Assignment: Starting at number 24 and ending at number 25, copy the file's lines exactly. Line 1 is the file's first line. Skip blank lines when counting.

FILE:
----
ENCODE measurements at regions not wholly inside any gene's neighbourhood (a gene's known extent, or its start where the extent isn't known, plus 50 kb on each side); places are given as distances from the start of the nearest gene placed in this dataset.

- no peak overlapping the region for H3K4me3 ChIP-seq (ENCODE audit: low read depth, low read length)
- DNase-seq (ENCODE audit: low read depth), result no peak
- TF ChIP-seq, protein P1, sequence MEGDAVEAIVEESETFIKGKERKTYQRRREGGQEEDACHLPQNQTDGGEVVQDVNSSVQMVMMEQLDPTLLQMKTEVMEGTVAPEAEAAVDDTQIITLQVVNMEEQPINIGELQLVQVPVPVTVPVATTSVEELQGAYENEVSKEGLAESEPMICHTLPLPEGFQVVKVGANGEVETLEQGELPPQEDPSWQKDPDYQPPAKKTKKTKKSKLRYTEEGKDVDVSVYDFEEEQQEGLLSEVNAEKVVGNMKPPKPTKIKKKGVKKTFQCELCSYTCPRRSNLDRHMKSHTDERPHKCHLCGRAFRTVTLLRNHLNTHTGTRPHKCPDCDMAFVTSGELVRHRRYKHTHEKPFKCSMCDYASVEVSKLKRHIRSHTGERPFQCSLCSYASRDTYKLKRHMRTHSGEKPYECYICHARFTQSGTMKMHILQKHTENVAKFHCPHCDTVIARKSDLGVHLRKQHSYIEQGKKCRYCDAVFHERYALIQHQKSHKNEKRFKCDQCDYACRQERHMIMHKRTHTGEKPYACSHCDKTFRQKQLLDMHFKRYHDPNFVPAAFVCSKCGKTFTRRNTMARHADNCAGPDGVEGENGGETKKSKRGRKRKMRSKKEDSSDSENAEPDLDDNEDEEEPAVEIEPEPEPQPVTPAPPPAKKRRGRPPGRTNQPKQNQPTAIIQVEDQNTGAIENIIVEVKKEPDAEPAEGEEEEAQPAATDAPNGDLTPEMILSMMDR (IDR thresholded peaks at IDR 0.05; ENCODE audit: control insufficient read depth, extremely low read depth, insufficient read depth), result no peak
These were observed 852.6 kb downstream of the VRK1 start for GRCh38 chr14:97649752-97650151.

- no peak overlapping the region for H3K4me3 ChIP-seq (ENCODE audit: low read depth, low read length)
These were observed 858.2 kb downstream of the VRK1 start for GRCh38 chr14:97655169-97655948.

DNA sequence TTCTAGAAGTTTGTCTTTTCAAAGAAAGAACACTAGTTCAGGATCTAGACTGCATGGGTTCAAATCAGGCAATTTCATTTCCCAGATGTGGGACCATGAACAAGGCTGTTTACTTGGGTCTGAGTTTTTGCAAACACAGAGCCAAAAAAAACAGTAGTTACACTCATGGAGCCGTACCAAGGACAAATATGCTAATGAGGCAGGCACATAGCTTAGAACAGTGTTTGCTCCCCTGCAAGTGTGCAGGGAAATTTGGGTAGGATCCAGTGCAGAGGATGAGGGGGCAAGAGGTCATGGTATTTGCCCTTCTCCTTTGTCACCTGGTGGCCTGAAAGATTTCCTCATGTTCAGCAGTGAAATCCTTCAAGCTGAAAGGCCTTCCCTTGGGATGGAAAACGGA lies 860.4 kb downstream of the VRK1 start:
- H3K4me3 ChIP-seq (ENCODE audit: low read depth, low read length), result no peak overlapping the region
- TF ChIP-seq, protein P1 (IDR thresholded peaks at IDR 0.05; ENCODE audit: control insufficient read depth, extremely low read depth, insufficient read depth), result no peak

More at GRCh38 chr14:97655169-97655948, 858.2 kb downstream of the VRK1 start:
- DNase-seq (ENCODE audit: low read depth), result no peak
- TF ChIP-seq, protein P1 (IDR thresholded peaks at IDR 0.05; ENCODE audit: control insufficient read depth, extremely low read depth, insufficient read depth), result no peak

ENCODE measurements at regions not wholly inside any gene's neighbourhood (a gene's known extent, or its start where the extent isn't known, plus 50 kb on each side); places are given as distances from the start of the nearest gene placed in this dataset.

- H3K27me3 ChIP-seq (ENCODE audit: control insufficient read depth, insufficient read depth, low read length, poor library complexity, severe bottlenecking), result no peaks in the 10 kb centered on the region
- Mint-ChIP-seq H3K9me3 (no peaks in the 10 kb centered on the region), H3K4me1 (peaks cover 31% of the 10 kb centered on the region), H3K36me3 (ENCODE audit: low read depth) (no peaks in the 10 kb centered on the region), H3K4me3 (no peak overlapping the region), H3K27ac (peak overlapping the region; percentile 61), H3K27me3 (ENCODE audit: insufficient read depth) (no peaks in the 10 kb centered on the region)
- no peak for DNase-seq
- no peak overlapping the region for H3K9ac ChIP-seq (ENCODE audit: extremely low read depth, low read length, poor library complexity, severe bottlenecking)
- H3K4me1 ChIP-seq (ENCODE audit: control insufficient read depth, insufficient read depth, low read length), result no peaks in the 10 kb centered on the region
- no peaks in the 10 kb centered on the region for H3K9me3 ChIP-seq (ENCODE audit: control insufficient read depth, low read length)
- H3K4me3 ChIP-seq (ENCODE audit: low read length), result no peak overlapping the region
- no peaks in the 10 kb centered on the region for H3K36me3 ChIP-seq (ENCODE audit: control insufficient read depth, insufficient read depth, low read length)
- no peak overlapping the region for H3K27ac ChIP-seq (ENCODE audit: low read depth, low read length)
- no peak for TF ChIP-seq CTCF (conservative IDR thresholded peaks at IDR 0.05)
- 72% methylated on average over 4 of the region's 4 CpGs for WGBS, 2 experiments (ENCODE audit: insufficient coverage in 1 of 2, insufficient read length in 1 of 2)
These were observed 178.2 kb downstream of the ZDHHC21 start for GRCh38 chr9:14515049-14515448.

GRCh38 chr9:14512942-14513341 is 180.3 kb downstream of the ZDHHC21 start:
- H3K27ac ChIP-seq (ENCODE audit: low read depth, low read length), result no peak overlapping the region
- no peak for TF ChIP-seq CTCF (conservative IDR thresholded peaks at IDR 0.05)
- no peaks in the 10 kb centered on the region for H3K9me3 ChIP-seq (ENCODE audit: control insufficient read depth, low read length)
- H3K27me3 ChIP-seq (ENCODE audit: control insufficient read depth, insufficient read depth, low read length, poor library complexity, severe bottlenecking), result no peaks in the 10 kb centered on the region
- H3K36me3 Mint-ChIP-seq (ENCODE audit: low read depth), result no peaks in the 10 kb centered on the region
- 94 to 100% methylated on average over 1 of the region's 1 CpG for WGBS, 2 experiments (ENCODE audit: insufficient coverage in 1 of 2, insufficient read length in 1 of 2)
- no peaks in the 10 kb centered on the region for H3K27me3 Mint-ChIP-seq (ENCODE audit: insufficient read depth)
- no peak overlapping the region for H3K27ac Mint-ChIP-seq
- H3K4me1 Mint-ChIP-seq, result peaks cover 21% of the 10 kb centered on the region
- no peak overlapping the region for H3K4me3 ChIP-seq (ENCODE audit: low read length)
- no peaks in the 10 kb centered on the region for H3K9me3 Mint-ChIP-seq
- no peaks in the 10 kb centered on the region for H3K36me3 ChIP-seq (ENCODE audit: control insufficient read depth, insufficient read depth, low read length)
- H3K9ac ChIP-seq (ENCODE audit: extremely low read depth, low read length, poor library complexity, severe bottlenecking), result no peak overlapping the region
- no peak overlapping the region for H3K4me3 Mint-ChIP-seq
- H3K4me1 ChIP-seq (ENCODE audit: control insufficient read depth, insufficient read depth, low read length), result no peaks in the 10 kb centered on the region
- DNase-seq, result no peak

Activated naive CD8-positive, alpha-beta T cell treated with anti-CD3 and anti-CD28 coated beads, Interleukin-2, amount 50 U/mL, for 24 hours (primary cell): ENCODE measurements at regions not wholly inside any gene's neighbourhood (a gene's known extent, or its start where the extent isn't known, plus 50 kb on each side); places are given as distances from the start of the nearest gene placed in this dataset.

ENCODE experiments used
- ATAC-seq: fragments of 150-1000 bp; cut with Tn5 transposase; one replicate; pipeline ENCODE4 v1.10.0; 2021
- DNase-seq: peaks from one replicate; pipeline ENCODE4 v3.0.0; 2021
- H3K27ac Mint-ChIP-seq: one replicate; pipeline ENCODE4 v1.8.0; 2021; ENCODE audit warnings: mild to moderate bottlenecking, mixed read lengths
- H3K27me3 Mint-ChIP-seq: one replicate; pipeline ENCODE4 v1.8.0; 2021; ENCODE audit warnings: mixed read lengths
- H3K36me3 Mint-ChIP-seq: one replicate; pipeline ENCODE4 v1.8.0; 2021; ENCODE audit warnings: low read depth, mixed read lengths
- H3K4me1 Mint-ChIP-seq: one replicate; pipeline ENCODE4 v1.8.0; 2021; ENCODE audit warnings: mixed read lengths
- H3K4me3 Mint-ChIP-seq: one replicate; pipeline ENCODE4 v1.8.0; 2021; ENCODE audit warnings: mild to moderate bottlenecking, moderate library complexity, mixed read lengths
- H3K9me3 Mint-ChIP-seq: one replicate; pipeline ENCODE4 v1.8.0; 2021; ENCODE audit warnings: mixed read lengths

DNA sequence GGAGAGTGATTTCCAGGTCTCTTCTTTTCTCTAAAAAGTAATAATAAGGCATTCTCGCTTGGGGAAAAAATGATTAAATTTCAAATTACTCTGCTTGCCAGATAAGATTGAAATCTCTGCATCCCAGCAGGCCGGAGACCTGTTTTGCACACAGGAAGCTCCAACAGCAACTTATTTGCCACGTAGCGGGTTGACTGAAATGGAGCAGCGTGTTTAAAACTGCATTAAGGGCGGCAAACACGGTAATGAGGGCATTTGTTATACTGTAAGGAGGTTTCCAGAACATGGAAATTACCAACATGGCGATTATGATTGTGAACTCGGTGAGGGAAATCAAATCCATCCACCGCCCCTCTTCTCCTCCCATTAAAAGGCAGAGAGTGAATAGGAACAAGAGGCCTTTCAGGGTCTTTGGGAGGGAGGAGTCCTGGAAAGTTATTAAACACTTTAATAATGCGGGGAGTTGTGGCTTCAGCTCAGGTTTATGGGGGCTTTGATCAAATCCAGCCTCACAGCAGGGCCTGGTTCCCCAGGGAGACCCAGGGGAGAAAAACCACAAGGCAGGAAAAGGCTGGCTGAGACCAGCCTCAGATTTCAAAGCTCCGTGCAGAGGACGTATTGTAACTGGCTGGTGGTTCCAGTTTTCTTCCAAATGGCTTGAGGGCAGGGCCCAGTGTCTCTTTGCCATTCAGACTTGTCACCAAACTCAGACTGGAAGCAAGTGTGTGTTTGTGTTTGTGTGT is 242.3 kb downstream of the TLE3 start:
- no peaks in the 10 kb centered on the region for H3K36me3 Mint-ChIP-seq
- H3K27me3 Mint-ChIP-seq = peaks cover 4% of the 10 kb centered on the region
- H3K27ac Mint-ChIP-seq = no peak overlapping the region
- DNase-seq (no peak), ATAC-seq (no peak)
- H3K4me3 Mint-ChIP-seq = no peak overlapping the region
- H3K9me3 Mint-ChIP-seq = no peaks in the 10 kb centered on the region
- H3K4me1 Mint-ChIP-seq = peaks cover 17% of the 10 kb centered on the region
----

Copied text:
- no peak for TF ChIP-seq CTCF (conservative IDR thresholded peaks at IDR 0.05)
- 72% methylated on average over 4 of the region's 4 CpGs for WGBS, 2 experiments (ENCODE audit: insufficient coverage in 1 of 2, insufficient read length in 1 of 2)